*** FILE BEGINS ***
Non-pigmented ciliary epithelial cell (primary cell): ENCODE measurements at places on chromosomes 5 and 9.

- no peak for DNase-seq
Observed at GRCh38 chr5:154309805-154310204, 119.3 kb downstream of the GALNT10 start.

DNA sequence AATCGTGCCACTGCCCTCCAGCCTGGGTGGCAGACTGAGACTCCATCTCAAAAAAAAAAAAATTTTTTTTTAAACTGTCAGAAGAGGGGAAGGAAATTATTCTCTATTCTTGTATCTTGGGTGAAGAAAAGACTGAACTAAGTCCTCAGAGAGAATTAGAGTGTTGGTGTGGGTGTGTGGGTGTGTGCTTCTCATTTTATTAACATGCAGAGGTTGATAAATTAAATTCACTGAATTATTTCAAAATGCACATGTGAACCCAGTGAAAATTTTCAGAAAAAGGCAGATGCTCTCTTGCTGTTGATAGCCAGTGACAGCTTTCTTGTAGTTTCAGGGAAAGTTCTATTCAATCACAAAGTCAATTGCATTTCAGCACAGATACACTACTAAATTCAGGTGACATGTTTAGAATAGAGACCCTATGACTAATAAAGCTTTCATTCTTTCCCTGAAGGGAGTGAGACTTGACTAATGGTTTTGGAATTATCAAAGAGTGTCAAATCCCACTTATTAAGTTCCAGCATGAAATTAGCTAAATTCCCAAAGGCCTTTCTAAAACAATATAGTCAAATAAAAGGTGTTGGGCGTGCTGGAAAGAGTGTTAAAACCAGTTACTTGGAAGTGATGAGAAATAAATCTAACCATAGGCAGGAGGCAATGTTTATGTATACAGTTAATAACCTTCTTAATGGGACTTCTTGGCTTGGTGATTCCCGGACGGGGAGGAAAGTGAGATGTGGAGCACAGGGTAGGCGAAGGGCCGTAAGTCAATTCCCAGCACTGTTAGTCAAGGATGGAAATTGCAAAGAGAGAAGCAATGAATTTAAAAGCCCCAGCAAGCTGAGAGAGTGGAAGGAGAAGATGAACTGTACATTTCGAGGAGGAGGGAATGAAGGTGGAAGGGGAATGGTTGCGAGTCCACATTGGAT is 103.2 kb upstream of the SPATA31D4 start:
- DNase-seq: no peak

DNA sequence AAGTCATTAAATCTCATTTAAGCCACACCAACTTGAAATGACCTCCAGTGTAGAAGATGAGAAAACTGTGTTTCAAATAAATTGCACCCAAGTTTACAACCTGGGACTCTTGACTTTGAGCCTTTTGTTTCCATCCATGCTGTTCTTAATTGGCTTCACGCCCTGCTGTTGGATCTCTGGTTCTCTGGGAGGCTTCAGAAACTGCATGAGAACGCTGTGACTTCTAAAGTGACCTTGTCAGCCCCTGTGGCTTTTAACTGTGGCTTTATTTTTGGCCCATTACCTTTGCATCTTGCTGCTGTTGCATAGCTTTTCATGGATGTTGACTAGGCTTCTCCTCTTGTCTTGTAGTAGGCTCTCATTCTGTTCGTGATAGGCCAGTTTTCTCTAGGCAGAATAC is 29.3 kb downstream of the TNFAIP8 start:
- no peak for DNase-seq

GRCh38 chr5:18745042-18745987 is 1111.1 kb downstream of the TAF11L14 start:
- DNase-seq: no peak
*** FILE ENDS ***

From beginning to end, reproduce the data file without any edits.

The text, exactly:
Non-pigmented ciliary epithelial cell (primary cell): ENCODE measurements at places on chromosomes 5 and 9.

- no peak for DNase-seq
Observed at GRCh38 chr5:154309805-154310204, 119.3 kb downstream of the GALNT10 start.

DNA sequence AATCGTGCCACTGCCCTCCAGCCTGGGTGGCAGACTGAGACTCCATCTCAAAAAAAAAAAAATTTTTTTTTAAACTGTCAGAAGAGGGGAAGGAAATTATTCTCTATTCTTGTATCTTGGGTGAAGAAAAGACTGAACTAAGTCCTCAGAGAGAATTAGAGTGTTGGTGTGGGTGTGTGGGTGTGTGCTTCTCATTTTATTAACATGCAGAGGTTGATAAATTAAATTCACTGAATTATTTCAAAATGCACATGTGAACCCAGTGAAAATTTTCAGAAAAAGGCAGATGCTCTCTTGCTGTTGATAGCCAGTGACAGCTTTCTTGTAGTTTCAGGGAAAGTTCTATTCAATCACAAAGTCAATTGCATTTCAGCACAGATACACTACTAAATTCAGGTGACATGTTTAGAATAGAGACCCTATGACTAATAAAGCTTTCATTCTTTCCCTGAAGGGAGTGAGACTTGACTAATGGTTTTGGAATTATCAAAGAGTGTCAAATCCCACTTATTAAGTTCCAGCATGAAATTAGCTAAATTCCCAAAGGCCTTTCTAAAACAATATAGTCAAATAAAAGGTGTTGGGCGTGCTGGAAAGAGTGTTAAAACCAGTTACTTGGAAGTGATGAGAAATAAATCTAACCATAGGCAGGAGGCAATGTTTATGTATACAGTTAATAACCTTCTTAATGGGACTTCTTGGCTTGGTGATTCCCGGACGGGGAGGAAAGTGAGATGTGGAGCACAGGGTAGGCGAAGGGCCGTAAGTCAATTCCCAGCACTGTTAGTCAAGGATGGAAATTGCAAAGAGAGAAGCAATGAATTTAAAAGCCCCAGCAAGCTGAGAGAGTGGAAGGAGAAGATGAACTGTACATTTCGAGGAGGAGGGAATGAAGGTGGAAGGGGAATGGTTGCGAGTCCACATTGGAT is 103.2 kb upstream of the SPATA31D4 start:
- DNase-seq: no peak

DNA sequence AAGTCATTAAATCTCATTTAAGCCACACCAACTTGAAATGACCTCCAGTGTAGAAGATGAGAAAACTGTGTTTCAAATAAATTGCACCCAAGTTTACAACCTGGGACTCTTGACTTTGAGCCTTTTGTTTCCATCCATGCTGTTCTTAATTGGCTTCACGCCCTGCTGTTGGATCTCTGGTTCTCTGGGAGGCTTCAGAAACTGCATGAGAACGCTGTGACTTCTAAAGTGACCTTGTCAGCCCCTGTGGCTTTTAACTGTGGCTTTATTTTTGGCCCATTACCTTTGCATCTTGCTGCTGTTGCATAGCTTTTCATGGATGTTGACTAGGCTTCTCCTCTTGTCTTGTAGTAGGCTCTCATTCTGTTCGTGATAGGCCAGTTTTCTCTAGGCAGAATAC is 29.3 kb downstream of the TNFAIP8 start:
- no peak for DNase-seq

GRCh38 chr5:18745042-18745987 is 1111.1 kb downstream of the TAF11L14 start:
- DNase-seq: no peak